Stopping Military Suicides
Like all of us, I’ve felt deeply heartbroken by recent media stories on the growing suicide rate among active-duty military personnel.
Suicides are now exceeding combat deaths in Afghanistan by 50 percent, according to the Associated Press.
There were 154 suicides in the first 155 days of 2012.
Stated another way: the number of U.S. soldiers who have died by their own hand is estimated to be greater than the number (6,460) who has died in combat in Afghanistan and Iraq, according to Newsweek.
There’s no question that 11 years of war in two operating theaters have taken a severe toll on America’s military.
So what can be done to stop these suicides?
To me, the answer boils down to this: We need to give these soldiers a reason to live.
Once they return home and become veterans, our communities must help them heal from what psychologists call “moral injuries,” which occurred after intensive stresses of combat. Through mental health counseling and other services, they need to develop more coping mechanisms.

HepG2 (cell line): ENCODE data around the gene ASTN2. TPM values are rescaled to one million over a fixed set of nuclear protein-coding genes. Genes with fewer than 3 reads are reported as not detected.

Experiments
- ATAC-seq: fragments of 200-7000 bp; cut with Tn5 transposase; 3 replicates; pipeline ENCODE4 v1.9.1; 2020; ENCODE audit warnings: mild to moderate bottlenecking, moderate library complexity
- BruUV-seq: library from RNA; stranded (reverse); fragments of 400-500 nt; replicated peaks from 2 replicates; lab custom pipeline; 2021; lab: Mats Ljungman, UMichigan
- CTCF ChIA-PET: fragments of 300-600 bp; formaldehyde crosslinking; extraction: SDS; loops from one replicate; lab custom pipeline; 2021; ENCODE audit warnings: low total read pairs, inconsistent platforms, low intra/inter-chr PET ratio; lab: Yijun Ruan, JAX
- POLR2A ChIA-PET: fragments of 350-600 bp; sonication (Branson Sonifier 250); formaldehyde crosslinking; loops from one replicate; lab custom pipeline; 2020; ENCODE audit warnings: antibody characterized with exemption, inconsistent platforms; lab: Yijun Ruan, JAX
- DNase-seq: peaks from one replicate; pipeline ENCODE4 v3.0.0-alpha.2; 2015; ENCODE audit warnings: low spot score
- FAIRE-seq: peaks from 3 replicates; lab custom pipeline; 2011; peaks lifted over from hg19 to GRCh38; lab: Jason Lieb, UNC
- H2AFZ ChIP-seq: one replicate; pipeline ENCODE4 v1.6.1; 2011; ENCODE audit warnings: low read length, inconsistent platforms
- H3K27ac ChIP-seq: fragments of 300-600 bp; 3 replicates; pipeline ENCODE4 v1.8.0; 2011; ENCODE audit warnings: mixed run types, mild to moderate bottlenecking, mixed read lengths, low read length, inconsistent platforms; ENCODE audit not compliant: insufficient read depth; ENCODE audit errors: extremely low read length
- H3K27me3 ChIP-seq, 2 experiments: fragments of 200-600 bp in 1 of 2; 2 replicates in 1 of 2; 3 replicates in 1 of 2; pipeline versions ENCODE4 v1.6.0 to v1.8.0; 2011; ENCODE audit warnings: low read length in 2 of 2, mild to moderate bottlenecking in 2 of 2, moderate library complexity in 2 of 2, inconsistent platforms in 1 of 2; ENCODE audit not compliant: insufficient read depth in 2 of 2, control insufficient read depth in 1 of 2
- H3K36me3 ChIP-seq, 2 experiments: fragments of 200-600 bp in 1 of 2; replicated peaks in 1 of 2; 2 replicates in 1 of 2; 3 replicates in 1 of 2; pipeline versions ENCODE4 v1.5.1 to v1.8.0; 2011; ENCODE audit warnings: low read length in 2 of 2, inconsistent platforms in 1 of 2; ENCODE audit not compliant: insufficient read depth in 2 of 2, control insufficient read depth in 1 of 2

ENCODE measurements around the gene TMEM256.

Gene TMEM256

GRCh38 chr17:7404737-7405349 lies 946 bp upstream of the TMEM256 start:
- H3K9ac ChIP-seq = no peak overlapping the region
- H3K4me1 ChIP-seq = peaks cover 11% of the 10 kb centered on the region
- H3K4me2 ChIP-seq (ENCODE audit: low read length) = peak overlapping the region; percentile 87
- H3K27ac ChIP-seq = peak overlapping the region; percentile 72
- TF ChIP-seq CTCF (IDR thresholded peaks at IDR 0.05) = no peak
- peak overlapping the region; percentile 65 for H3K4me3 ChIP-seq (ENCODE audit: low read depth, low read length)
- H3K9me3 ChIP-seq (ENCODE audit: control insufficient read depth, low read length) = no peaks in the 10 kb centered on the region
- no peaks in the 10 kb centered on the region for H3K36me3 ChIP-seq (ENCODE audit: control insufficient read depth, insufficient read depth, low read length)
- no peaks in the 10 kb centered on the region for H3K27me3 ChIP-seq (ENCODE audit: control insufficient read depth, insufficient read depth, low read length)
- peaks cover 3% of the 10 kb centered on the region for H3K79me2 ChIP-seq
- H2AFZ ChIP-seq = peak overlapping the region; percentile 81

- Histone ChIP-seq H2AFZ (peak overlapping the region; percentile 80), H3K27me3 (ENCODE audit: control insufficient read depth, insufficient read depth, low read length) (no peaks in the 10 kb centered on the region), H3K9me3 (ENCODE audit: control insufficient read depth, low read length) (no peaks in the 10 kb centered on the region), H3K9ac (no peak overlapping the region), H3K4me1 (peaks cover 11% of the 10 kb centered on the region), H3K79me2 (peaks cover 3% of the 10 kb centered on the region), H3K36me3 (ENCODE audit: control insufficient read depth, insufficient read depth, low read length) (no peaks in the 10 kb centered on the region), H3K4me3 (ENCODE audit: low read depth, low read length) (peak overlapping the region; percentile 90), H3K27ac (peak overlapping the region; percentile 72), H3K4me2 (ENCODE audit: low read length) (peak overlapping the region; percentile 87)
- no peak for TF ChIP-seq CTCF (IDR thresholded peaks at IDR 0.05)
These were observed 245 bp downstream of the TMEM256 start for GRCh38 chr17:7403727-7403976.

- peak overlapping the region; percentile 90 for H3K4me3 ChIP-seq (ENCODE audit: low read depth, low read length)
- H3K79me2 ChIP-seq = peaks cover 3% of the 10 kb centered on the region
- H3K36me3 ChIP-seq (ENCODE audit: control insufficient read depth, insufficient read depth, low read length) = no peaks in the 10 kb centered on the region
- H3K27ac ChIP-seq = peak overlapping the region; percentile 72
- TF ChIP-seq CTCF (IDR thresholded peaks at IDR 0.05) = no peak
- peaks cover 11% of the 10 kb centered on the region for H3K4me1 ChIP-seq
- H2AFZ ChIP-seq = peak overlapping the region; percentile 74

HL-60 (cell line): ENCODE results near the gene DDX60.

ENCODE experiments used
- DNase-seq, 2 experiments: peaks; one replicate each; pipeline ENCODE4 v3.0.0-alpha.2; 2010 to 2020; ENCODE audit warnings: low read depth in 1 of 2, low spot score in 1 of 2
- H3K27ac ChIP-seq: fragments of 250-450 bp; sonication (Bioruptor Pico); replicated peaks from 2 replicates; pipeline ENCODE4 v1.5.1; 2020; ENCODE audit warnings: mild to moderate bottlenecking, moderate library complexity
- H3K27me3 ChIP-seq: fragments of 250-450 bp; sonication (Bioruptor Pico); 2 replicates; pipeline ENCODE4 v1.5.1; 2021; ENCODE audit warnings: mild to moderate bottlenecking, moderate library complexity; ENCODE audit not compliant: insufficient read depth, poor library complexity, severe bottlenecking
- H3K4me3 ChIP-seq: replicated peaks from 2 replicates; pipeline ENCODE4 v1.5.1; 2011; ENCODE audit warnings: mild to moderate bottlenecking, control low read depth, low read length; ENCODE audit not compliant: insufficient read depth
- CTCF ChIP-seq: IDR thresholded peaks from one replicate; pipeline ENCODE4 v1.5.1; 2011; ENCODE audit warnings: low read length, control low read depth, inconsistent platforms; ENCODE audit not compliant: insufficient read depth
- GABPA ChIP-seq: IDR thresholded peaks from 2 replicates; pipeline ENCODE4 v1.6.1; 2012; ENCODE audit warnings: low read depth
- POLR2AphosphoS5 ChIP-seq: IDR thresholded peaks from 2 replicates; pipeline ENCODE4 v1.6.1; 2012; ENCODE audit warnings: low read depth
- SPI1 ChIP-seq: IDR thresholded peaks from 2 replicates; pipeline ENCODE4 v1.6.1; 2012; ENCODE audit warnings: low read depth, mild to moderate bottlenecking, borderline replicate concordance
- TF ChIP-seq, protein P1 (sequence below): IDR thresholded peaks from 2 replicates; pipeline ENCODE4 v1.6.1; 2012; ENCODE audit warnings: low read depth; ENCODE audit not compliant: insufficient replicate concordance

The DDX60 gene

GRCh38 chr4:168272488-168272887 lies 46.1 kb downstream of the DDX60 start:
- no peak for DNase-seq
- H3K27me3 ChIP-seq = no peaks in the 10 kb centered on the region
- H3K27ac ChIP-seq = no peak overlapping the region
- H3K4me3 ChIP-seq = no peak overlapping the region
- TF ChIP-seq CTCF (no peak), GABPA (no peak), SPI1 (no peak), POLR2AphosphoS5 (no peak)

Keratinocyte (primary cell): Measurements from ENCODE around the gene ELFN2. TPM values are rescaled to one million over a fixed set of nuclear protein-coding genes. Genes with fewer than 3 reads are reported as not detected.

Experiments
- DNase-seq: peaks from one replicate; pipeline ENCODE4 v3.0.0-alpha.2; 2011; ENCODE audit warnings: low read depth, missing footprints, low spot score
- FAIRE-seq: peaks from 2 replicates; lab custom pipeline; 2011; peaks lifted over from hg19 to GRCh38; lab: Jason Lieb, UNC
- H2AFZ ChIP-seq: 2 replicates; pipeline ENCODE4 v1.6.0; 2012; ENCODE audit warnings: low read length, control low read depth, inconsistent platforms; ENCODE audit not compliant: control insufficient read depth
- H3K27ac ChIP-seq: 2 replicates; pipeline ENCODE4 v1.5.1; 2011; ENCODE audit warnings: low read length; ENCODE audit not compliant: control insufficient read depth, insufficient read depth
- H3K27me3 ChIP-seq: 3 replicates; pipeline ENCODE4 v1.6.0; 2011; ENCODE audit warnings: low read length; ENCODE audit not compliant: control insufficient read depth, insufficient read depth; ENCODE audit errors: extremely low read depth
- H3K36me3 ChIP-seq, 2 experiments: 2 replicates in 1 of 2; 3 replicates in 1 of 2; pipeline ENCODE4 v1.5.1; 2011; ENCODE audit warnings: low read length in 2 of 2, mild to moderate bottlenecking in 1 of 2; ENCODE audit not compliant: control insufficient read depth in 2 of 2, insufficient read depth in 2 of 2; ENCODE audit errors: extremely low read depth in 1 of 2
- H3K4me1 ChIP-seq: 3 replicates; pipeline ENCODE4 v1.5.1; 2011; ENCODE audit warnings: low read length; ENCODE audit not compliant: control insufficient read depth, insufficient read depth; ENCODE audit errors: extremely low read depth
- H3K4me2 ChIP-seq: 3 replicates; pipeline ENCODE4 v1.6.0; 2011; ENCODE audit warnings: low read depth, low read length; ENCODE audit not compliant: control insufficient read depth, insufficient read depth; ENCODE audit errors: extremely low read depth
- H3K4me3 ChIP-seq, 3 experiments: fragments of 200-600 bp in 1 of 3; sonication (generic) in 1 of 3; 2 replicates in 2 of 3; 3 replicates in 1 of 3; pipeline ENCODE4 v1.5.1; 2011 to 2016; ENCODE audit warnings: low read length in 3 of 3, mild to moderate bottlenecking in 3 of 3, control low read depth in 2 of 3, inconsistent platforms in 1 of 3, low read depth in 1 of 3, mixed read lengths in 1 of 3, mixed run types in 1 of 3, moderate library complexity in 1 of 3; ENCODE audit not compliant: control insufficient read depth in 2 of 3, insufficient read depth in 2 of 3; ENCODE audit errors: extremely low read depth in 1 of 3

Outside of mental healing, many veterans also need jobs, housing, and educational programs. They have to resolve financial and family stresses caused by being away from home for long periods of time.
But mostly, veterans need hope. They need to know that life now is tough, but it will get better.
It’s agencies like ours who help uplift struggling veterans at their lowest moments. We rescue them from falling into homelessness by giving them jobs and housing. We raise their self-confidence and get them back on track in life.
Sadly, military suicides are expected to keep rising, even as the U.S. has withdrawn from Iraq and stepped up efforts to provide mental health, drug and alcohol, and financial counseling services.
The only way to fight this epidemic is to encourage and support our veterans.
Giving them hope is our strongest weapon.
If you know a veteran contemplating suicide, get him or her help -- immediately. Have them contact Veterans Crisis Line at 800-273-8255, press 1.